Northwestern Medicine researchers have discovered new insights into how cancer cells can change their shape by undergoing phenotypic “switches” to facilitate tumor growth and resistance to treatment in small cell lung cancer, according to findings published in Scientific progress.
“This cancer can significantly shift or shape, using at least three different cell types or developmental programs. The current standard of care therapy for this tumor mainly targets the neuroendocrine subtype of cells, leaving the others to linger and rapidly repopulate the tumor when therapy is ultimately stopped. ,” said Mohamed Abazeed, MD, associate professor of radiation oncology and senior author of the study.
An estimated 15% of all lung cancer cases diagnosed worldwide are small cell lung cancers. The cancer usually develops in patients with a significant history of tobacco use and has a five-year survival rate of only 6%, with most patients dying of the disease within a year of diagnosis.
While most patients respond to first-line therapy, which often includes a combination approach of chemotherapy and radiation therapy, many will also relapse. The need for more effective targeted therapies is urgent, according to Abazeed, but progress remains slow.
“The disease is aggressive with very little progression over the last four decades. It’s also not amenable to surgical resection, so it makes collecting research samples for research studies quite difficult,” said Abazeed, who is also a Robert H. Lurie Fellow. Northwestern University Comprehensive Cancer Center.
Recently, researchers have begun to successfully develop patient-derived small cell lung cancer xenograft models that allow for further research. In the current study, Abazeed’s team studied the profiles of more than 60 of these models using multiple omics platforms.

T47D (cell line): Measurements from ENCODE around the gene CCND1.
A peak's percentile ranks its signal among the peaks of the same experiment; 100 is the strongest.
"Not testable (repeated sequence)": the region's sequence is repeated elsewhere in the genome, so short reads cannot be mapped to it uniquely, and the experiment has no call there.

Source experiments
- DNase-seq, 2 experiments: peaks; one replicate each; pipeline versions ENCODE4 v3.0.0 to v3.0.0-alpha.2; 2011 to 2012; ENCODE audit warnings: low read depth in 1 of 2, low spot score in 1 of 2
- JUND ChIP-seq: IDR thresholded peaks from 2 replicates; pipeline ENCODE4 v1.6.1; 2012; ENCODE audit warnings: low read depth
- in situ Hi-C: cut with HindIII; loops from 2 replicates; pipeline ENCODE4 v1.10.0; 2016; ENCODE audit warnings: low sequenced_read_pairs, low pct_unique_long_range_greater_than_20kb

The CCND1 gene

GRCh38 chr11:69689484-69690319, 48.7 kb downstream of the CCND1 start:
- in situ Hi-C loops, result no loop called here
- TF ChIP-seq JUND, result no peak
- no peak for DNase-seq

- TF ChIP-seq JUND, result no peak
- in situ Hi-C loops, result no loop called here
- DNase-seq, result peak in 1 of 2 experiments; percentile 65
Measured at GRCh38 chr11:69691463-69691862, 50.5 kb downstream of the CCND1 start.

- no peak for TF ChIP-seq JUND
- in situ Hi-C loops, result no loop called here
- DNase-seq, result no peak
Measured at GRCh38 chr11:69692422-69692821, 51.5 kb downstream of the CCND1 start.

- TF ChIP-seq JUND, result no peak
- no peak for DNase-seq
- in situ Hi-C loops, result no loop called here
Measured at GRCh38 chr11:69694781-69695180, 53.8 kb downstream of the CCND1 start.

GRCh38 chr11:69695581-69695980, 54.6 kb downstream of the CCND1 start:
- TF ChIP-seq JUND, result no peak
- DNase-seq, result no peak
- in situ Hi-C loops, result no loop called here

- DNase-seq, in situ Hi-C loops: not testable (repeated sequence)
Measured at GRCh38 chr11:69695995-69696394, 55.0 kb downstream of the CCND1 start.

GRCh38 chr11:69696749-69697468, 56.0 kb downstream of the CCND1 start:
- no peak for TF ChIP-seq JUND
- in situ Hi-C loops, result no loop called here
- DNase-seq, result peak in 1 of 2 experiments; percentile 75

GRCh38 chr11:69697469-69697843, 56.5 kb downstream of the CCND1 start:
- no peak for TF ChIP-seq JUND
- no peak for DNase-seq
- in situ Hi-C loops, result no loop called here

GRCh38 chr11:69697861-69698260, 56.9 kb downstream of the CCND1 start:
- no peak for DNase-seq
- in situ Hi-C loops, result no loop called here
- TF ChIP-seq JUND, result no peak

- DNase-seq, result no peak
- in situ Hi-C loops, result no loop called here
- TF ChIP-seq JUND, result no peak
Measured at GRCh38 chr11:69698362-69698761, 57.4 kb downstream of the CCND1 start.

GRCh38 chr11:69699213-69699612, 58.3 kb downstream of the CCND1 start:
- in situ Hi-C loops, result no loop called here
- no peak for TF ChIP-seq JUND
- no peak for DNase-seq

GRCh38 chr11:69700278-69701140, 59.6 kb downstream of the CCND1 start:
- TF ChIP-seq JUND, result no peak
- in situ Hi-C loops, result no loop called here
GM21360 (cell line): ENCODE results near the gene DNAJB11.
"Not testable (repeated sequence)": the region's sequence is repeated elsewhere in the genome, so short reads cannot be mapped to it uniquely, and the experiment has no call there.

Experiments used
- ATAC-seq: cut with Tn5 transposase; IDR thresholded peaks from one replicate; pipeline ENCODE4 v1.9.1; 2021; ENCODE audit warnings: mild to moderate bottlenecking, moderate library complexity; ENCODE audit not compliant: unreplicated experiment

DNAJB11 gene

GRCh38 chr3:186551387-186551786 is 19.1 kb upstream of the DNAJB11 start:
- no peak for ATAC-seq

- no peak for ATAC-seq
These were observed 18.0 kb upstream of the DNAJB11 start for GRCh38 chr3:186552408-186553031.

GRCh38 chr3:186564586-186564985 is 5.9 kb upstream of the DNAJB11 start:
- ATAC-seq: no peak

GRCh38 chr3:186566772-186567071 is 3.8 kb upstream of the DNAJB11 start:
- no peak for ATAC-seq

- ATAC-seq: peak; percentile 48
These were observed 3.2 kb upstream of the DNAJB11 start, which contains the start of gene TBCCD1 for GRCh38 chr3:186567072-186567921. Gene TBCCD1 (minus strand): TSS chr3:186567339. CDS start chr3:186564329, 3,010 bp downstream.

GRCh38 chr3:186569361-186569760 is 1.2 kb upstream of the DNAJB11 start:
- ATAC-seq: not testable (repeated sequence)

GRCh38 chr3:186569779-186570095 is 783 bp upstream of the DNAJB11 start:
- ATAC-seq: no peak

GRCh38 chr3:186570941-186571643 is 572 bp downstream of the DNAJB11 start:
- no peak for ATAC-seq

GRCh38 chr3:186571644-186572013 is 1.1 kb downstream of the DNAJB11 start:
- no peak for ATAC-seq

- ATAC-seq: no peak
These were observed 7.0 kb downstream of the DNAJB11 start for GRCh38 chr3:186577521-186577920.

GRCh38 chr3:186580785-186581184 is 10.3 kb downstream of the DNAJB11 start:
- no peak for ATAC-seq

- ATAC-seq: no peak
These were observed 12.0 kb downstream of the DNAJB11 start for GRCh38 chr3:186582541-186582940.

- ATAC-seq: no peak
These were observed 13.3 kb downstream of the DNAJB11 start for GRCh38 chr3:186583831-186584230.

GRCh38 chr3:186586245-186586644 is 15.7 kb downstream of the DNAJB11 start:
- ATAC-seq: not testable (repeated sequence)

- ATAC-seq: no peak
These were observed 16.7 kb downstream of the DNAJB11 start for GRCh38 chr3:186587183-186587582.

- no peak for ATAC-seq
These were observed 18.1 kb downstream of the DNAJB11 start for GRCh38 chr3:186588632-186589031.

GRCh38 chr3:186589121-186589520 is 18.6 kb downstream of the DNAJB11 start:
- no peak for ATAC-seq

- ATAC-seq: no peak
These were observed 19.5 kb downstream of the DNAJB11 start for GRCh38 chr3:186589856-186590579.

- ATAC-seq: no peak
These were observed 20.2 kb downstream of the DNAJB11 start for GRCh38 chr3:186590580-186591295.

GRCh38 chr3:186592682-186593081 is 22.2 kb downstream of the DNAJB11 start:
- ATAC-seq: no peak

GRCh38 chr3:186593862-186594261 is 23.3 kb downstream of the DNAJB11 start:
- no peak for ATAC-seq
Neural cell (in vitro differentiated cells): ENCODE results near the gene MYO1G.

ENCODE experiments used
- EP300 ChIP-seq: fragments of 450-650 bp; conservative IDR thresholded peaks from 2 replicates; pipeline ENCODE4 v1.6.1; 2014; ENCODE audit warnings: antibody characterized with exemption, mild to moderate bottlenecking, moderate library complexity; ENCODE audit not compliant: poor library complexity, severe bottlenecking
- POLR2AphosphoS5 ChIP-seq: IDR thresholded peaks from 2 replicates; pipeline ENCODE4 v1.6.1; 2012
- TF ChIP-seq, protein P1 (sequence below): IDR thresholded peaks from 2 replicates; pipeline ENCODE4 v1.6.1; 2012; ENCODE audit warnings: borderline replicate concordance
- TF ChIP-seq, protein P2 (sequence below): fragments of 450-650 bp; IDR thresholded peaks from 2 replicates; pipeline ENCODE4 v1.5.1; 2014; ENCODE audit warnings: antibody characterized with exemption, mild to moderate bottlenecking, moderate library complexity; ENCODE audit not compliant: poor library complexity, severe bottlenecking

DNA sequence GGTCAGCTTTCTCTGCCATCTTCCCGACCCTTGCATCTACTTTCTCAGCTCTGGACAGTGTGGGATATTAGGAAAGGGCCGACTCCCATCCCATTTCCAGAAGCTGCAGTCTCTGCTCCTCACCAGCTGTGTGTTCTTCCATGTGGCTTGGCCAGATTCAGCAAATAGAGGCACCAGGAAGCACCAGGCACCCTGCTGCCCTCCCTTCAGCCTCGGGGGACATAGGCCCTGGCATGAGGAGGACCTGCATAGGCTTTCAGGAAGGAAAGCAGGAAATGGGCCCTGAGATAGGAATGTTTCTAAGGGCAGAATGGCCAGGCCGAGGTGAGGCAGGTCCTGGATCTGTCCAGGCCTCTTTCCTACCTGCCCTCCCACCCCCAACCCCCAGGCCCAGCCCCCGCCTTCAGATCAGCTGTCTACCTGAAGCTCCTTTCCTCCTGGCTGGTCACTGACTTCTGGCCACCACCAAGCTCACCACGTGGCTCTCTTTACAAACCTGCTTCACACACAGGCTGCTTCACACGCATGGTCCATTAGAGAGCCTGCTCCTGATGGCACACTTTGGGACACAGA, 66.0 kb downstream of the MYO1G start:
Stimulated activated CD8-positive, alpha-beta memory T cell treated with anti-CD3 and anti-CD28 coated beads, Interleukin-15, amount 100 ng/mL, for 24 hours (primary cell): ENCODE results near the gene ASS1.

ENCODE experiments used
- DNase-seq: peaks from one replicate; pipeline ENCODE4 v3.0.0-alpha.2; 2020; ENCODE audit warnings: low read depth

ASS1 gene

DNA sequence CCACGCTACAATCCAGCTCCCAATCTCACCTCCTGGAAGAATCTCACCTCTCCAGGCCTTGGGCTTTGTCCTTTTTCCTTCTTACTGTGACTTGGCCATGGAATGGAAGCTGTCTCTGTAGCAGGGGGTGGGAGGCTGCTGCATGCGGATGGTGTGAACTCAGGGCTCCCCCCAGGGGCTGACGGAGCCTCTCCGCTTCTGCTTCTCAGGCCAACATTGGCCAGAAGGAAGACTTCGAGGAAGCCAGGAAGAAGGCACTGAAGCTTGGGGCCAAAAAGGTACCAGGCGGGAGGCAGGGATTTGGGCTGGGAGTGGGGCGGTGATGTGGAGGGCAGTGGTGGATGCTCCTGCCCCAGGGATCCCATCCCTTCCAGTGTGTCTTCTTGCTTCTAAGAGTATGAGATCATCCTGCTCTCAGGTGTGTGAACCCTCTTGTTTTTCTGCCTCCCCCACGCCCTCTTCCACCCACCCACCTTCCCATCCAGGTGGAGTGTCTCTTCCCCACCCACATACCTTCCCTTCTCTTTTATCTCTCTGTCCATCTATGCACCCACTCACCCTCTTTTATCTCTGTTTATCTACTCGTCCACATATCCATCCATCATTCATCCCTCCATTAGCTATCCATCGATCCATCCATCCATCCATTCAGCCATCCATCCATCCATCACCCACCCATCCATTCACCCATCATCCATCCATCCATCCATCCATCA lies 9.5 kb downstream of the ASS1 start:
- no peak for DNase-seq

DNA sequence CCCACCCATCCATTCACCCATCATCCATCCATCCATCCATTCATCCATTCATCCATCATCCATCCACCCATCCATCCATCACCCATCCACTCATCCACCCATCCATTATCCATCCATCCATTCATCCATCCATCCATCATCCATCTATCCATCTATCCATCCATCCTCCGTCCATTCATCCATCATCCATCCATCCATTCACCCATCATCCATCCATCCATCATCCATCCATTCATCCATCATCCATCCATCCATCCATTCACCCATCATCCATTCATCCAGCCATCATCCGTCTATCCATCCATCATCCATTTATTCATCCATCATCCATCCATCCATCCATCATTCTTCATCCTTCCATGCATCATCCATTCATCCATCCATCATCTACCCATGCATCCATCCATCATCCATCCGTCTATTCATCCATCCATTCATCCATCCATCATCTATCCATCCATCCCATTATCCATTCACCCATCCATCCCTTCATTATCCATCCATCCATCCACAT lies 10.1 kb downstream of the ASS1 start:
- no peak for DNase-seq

In these samples, the researchers found that the cancer cells were significantly more heterogeneous than previously thought, suggesting that some of the more commonly used cancer cell lines had evolved into more discrete cell types.
“This suggested that we were missing a significant portion of the intratumor heterogeneity in individual samples due to these suboptimal cell systems,” Abazeed said.
The researchers also used high-resolution microscopy to observe when cancer cells turn into different types of cells. Furthermore, they found that the cells contain a high level of plasticity, allowing the cells to transform into different cell types to achieve a “cell state balance” and promote tumor growth and resistance to treatment.
“All the cancer has to do is maintain a proportion of cell types that are resistant to chemotherapy, and once the chemotherapy is no longer present, it can very quickly turn back and repopulate,” Abazeed said.
Using epigenetic targeting drugs, researchers have also identified previously unknown mechanisms that help cancer cells change their epigenetic programming. Furthermore, modulating these switches with epigenetic drugs could slow tumor growth or stop cancer from recurring, according to Abazeed.
“There is a coordinated set of events that occur during these cell-type changes, and I think that understanding the zeitgeber or time signature and the molecular cascade that leads to these transitions will reveal some fundamental insights into cell-type changes in cancer and beyond,” Abazeed said.
Priyanka Gopal et al, Multivalent state transitions shape the intratumoral composition of small cell lung cancer, Scientific progress (2022). DOI: 10.1126/sciadv.abp8674
Provided by Northwestern University
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